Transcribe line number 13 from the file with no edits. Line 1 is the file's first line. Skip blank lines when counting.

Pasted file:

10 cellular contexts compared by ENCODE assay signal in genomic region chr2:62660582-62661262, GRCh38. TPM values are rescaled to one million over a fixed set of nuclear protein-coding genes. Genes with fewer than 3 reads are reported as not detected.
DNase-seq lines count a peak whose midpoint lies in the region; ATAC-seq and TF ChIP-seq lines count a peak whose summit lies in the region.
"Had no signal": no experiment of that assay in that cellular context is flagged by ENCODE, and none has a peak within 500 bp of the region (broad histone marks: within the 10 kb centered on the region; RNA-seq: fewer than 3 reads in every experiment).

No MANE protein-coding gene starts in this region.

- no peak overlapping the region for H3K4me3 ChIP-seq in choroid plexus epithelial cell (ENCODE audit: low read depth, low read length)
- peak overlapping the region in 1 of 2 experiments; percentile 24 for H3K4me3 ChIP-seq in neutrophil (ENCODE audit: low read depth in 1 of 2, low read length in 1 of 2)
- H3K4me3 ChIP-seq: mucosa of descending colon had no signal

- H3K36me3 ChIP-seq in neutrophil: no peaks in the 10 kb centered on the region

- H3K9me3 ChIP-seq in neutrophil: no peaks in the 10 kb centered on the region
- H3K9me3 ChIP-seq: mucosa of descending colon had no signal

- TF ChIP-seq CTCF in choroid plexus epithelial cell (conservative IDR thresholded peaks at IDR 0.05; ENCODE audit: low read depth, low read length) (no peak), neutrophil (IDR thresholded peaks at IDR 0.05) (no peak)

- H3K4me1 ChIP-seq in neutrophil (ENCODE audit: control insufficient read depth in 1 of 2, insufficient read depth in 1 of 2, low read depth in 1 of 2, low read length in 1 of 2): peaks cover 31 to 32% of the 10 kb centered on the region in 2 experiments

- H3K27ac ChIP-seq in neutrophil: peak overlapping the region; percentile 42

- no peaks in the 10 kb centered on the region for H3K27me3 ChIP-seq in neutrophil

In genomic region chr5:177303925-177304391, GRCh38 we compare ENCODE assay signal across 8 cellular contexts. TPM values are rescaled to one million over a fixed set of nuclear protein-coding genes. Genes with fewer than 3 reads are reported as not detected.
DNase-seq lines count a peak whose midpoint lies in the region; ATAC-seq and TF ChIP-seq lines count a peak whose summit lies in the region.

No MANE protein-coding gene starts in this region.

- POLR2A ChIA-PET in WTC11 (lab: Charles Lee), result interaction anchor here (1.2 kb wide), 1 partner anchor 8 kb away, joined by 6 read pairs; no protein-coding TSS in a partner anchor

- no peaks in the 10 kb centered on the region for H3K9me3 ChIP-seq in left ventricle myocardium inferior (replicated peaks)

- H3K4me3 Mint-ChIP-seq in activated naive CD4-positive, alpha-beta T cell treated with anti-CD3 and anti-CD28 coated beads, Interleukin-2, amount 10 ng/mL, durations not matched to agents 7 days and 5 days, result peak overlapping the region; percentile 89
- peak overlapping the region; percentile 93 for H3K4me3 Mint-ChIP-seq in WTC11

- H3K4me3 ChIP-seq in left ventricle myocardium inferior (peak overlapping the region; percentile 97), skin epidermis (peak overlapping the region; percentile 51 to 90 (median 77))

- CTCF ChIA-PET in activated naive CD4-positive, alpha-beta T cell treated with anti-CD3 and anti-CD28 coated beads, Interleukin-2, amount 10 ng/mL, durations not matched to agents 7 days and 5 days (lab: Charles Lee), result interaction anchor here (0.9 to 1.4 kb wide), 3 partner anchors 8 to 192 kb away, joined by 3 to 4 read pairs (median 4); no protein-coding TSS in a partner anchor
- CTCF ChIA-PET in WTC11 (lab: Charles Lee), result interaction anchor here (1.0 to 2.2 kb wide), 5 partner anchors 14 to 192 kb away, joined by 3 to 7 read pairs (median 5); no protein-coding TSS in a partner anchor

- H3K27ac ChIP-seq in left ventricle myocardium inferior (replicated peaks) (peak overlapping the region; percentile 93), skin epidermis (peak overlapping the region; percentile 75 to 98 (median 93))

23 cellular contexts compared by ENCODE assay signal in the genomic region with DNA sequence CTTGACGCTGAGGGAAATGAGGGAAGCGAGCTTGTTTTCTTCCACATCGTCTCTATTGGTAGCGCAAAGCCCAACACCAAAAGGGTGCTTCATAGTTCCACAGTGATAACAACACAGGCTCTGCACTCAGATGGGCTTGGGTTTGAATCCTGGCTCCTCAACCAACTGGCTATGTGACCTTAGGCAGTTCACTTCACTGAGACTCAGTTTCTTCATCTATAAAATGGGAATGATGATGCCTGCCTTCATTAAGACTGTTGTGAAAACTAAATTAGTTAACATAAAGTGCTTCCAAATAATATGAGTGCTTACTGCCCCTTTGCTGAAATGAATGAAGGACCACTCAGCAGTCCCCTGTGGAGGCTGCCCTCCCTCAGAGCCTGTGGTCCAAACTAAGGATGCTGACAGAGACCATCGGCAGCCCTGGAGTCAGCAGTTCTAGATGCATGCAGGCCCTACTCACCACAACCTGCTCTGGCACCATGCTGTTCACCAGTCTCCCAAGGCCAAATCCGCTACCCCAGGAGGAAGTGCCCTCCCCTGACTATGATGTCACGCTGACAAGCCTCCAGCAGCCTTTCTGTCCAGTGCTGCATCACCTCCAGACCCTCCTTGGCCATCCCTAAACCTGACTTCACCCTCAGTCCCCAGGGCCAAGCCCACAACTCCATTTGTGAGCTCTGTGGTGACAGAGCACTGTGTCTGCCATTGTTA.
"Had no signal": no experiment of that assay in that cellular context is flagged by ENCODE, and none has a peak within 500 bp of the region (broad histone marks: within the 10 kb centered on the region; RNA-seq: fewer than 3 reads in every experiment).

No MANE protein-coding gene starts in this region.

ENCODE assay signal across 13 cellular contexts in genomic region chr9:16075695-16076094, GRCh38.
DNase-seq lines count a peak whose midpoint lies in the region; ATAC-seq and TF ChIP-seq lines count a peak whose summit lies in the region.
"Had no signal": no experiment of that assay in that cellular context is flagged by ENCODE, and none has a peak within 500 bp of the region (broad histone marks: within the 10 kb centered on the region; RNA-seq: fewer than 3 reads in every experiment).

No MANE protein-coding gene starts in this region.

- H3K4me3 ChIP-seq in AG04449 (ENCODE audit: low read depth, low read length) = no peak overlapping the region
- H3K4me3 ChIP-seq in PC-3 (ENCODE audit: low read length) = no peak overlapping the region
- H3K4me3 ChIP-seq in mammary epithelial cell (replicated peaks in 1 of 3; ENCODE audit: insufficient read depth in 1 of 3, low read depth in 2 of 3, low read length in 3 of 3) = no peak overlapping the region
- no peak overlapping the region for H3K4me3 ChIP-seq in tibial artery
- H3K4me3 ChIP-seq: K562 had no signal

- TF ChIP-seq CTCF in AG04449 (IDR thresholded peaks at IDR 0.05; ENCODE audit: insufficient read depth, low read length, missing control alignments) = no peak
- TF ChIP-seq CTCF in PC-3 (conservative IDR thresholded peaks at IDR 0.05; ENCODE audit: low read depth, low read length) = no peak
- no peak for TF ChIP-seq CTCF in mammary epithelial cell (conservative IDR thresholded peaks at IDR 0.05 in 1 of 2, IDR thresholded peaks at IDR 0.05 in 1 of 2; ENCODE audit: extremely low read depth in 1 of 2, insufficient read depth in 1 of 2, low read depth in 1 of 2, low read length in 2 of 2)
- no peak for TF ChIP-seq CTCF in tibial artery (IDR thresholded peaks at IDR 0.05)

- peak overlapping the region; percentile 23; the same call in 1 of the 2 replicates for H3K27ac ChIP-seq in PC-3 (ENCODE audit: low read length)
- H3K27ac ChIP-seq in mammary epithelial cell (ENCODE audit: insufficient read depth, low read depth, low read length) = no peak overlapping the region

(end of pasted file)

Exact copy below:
- H3K27ac ChIP-seq in neutrophil: peak overlapping the region; percentile 42